1. With your great talent, I figured you have a lot of following so I understand if you do not respond right away. I was once an oil painter but just do not have the drive yet to paint again…Your blog is such an inspiration. Perhaps one day, I will paint again. Thanks for the following once again.

  5. It’s a beautiful painting and I really like it’s style … does that help? No, most likely not 😉

    It’s a funny thing when people you may or may not know tell you they could pick your work based on it’s style … a part of me is thrilled that my work, when collected together, does seem to have concurrent themes and elements that other people can recognise … still another part becomes quietly terrified that now I’m in a rut and simply producing in accordance with some individual formulae 🙂

    1. NO, I’ve come to the conclusion that from a commercial standpoint, it’s advantageous to have a recognizable style-necessary really. There’s just too much out there for art directors, or galleries to get a handle on and support you if they cannot clearly see what you do. They also are looking for consistancly to “market” you. My son’s work for instance, is wildly creative, but everything he makes is clearly “his. From a purely creative standpoint, I don’t think it makes a whole lot of difference, recognizable or not so much. I find it somewhat frustrating because I can’t seem to find one way of working that really represents me. As wise commenters have stated, perhaps that’s my sort of style. A little unwieldy, but that’s me. If you’ve got a style down, not to worry, just keep pushing within that personal style. It can’t become a rut if you are aware and add a new element to each project. Have a good time with it. And, thanks Geoff!

  6. Too often style is superficial, about the fact you’ve found one way one can do something easily that looks attractive and then sticking to that one way for everything you create. This doesn’t mean you should abandon that approach, but rather, build on it. It’s about figuring out why an approach or technique works for you (it’s often subliminal initially).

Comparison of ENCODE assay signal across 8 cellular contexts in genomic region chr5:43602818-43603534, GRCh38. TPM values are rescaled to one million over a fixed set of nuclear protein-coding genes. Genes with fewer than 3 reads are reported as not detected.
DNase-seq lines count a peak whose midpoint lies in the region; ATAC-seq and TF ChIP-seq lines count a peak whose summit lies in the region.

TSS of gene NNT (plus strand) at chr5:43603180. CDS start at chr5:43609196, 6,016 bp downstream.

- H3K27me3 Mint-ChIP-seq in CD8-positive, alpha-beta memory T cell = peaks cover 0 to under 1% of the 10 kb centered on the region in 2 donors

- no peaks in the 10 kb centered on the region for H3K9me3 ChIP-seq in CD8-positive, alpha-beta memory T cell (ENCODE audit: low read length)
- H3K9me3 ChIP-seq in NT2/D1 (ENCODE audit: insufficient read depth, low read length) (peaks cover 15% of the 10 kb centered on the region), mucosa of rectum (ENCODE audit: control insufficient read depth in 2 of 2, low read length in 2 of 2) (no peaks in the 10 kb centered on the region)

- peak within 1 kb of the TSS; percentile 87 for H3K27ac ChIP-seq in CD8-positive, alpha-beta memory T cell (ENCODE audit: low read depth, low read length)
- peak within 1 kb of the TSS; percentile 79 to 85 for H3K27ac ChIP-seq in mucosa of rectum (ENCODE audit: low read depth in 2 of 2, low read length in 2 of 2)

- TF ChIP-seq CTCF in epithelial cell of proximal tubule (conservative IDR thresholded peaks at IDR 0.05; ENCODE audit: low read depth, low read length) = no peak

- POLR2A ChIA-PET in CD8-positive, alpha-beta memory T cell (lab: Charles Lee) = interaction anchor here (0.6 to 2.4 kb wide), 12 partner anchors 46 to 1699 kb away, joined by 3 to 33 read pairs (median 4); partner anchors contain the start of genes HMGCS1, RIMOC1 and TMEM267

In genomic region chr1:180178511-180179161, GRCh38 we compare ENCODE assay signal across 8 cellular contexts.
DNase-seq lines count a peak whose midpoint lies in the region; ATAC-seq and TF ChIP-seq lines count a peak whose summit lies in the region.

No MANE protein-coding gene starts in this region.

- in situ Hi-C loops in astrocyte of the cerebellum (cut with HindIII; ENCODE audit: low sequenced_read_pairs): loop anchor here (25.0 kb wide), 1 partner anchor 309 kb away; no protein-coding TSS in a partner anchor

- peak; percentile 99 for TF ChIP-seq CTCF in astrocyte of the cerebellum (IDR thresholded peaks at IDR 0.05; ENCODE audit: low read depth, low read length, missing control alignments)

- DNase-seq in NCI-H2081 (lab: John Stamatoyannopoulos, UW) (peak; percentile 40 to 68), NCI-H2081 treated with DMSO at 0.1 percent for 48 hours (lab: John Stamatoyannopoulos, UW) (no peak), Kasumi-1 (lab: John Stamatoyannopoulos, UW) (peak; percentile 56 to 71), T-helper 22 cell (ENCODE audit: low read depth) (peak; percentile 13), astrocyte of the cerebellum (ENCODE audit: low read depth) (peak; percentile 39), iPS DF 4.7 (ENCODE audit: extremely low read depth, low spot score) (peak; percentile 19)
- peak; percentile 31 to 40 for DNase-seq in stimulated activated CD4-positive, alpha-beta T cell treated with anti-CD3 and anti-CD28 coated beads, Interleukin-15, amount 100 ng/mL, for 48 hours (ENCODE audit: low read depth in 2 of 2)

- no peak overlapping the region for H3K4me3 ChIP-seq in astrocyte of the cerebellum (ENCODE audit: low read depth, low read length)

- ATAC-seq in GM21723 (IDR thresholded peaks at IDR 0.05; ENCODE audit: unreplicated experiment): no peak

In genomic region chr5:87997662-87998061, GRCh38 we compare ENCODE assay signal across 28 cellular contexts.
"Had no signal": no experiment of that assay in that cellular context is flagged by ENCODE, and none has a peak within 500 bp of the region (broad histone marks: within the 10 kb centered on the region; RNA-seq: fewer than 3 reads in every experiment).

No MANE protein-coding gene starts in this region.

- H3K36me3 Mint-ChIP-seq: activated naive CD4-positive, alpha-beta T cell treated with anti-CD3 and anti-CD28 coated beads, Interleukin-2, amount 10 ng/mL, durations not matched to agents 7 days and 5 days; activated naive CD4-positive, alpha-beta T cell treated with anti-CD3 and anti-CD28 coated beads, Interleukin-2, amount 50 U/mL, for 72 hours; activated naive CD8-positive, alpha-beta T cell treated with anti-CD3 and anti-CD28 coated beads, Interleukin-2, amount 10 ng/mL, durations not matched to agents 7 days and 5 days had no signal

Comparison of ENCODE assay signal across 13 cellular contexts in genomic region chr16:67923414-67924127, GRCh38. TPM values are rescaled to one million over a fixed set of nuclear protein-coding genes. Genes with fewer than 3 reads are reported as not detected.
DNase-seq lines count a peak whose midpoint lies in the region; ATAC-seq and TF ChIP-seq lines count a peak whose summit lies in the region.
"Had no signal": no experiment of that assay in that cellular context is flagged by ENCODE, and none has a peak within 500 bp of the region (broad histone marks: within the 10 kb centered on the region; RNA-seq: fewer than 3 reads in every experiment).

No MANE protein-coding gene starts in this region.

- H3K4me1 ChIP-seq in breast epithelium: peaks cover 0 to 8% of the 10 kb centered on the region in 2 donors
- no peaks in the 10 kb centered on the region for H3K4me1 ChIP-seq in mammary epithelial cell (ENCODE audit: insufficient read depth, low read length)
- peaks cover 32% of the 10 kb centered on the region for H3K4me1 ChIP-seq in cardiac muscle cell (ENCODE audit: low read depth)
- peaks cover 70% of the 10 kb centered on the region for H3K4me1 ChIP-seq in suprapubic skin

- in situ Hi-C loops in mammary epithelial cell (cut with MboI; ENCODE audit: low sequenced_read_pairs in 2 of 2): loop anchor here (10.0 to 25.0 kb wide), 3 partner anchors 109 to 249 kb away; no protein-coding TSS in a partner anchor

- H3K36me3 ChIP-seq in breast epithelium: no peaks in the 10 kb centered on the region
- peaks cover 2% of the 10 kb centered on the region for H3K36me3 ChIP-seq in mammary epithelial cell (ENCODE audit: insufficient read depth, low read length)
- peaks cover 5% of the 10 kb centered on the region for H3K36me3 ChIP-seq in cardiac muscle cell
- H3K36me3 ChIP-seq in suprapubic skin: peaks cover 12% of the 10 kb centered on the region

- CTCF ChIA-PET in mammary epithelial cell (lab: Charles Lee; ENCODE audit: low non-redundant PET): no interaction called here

Sorry about the speech! You’ve raised an interesting topic.


  7. Such a big deal is made out of having one’s own style. What I find is that there is quite a bit of borrowing going on in the art world. I think we should stop making such a fuss about it.

    1. Agreed, unless one is in pursuit of commercial work. Even the fine art world is up to a little “branding”, if you will. Personally, although a “style” would be advantageous, I’m having too much fun playing with lots of materials and trying new things. I’m making peace with it.

  8. I love this painting, it so different from what I have seen by your hand before, although it clearly has your mark and reflects your style. So I do disagree with you, you have a distinct style based on your vision. This painting has different colours that some I have seen from you, it’s a little more like caricature, but it’s still you – as I have gotten to learn you. I love the colours and I particularly like the “fishes” blowing by in the wind – knowing they are not fishes. I guess style comes down to how you define it. For me it has nothing to do with the technique you choose to use.